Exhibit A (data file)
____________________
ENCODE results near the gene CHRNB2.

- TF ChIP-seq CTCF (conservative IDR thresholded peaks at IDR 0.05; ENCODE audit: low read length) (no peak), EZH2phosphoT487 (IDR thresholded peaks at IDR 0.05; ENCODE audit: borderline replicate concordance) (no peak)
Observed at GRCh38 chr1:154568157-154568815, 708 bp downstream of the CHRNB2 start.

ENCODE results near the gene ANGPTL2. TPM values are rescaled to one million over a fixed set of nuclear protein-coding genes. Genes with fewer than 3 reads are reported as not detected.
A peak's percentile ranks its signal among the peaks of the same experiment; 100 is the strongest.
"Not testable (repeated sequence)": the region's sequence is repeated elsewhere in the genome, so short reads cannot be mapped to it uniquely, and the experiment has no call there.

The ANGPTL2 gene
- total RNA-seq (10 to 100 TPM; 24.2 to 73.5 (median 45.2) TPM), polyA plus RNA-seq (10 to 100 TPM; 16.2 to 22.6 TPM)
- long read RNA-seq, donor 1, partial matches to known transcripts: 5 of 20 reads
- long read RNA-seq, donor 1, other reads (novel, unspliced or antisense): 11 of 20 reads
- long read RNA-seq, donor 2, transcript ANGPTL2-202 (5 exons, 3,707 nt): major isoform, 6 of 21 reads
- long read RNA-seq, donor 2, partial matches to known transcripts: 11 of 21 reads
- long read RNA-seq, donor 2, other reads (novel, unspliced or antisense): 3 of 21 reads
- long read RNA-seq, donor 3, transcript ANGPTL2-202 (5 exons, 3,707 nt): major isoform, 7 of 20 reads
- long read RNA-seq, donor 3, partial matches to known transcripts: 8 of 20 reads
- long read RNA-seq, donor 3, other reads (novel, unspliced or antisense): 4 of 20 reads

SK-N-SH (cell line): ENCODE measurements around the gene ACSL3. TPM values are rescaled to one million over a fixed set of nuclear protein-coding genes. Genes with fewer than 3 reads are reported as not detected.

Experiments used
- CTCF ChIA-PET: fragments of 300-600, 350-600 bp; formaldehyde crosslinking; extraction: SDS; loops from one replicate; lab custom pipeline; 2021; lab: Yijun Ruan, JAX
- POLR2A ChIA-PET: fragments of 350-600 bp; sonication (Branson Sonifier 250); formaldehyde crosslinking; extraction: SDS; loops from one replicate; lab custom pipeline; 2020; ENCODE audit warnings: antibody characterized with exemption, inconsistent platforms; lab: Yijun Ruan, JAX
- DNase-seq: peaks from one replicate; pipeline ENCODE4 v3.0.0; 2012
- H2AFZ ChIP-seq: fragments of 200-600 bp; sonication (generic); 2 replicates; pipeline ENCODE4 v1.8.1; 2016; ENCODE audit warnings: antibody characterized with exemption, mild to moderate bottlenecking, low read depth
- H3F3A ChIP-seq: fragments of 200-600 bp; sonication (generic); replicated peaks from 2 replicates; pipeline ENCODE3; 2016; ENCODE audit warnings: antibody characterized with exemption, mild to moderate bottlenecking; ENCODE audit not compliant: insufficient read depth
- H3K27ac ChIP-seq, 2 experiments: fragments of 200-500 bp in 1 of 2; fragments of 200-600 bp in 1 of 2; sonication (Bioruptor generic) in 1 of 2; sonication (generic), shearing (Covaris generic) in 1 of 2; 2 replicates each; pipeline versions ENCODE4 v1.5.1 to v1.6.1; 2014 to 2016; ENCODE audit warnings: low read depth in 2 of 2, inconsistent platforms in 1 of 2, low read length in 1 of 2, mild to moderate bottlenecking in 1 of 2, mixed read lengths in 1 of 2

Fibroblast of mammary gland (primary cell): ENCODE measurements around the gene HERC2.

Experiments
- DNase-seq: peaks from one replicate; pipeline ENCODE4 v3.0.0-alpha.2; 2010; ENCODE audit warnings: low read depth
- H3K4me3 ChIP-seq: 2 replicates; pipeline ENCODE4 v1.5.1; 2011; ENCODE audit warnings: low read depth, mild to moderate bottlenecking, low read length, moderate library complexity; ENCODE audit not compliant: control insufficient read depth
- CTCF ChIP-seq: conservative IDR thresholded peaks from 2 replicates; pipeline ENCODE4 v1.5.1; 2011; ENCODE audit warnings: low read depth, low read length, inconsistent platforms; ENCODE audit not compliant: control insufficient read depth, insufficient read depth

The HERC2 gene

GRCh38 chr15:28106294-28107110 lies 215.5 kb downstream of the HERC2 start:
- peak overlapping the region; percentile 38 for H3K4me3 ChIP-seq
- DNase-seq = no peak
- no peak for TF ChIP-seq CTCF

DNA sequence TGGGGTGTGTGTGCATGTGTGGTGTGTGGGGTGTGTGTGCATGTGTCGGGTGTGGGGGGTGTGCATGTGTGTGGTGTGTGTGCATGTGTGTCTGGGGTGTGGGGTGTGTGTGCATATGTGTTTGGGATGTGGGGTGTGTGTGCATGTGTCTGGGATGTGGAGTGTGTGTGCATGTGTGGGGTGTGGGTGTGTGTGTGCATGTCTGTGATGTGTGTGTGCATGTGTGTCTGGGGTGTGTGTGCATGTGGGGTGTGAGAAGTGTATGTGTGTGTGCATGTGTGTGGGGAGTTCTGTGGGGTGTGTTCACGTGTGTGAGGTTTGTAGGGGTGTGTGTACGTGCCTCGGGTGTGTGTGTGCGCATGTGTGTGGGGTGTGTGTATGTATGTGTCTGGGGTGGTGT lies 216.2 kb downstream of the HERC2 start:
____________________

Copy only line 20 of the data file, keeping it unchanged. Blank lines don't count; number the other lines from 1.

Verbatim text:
- POLR2A ChIA-PET: fragments of 350-600 bp; sonication (Branson Sonifier 250); formaldehyde crosslinking; extraction: SDS; loops from one replicate; lab custom pipeline; 2020; ENCODE audit warnings: antibody characterized with exemption, inconsistent platforms; lab: Yijun Ruan, JAX